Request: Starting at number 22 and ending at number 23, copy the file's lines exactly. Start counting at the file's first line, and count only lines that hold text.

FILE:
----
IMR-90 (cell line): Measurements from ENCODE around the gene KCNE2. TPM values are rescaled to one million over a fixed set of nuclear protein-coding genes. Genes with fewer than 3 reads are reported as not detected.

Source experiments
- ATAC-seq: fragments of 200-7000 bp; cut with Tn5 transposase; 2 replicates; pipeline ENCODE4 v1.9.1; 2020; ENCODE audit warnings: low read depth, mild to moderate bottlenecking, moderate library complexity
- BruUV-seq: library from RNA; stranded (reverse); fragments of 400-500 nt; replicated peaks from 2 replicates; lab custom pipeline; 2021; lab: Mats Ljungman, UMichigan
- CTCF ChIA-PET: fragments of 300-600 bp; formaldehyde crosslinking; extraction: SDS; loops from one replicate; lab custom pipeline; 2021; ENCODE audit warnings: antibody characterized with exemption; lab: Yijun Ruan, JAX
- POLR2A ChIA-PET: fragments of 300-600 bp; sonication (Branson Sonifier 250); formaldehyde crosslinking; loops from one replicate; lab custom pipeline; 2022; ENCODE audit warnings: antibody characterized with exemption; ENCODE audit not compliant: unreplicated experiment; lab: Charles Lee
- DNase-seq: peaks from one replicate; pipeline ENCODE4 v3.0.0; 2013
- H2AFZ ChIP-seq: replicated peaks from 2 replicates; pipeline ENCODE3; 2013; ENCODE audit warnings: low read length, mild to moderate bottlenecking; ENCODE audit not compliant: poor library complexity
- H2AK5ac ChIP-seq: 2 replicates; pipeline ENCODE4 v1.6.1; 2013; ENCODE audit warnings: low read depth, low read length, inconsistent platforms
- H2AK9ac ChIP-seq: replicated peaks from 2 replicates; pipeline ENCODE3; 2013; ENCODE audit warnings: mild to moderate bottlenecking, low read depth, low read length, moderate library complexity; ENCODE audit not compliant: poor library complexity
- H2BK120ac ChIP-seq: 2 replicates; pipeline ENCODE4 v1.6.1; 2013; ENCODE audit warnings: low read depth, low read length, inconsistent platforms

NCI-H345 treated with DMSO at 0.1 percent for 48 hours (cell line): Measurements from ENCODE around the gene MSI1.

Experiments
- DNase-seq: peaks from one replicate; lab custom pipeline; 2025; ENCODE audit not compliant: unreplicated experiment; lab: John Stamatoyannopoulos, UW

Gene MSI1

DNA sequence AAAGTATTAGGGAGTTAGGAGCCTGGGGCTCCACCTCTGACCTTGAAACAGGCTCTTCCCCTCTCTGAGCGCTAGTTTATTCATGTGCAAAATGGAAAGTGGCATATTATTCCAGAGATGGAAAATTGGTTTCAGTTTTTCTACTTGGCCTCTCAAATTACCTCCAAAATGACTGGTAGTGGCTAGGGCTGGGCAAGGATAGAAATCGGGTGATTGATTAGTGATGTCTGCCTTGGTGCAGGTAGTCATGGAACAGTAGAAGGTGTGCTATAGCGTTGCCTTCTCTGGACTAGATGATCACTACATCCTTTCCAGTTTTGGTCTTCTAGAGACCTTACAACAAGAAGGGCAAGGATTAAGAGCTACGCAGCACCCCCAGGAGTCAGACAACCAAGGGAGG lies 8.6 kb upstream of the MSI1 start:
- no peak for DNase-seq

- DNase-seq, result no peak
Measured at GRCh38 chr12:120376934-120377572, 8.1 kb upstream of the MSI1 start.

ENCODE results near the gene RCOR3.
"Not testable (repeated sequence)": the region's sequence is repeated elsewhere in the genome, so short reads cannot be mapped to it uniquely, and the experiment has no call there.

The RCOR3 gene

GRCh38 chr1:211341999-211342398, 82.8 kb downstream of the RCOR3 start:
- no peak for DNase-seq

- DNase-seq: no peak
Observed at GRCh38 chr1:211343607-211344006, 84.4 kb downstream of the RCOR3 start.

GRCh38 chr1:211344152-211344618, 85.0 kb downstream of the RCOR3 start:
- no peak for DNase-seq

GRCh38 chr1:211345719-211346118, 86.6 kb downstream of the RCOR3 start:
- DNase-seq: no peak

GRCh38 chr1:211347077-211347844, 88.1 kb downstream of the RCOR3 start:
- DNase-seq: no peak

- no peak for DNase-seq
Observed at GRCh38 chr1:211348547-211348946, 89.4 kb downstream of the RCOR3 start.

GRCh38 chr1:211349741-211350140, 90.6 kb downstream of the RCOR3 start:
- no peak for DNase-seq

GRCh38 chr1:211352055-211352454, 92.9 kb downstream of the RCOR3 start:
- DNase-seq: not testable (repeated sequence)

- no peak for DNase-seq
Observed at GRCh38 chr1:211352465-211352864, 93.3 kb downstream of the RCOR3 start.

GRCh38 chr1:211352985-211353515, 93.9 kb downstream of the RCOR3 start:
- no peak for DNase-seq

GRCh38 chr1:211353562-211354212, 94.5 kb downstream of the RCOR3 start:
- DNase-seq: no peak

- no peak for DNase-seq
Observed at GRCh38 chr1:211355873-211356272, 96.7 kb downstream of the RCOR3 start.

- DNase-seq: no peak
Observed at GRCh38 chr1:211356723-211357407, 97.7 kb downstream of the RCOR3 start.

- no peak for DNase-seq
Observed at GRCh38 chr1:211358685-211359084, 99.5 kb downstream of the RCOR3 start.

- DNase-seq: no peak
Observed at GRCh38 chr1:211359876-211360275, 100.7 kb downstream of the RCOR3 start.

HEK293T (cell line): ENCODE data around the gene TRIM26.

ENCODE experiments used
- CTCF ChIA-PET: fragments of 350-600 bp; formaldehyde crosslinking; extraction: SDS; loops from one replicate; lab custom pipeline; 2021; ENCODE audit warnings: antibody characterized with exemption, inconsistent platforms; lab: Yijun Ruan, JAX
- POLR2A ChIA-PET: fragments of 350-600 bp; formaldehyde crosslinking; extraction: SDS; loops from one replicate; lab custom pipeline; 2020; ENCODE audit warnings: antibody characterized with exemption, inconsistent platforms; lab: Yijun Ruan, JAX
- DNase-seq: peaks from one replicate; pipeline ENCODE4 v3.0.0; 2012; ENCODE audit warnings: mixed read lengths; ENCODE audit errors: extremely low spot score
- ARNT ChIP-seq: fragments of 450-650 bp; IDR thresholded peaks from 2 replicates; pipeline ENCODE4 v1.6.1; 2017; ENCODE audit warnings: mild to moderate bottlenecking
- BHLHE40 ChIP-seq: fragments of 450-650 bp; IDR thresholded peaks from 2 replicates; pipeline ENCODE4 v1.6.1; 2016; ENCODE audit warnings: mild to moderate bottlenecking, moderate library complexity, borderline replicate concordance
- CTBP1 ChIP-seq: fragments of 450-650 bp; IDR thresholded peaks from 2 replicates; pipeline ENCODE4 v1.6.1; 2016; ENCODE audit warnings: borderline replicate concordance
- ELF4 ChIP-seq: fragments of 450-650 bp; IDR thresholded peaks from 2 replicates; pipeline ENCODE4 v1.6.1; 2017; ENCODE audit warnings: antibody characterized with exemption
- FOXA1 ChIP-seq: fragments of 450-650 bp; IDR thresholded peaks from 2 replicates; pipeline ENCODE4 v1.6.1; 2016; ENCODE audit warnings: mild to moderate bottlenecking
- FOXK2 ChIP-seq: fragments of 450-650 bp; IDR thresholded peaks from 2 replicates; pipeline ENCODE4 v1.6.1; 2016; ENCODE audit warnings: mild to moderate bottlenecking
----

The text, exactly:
The RCOR3 gene

GRCh38 chr1:211341999-211342398, 82.8 kb downstream of the RCOR3 start: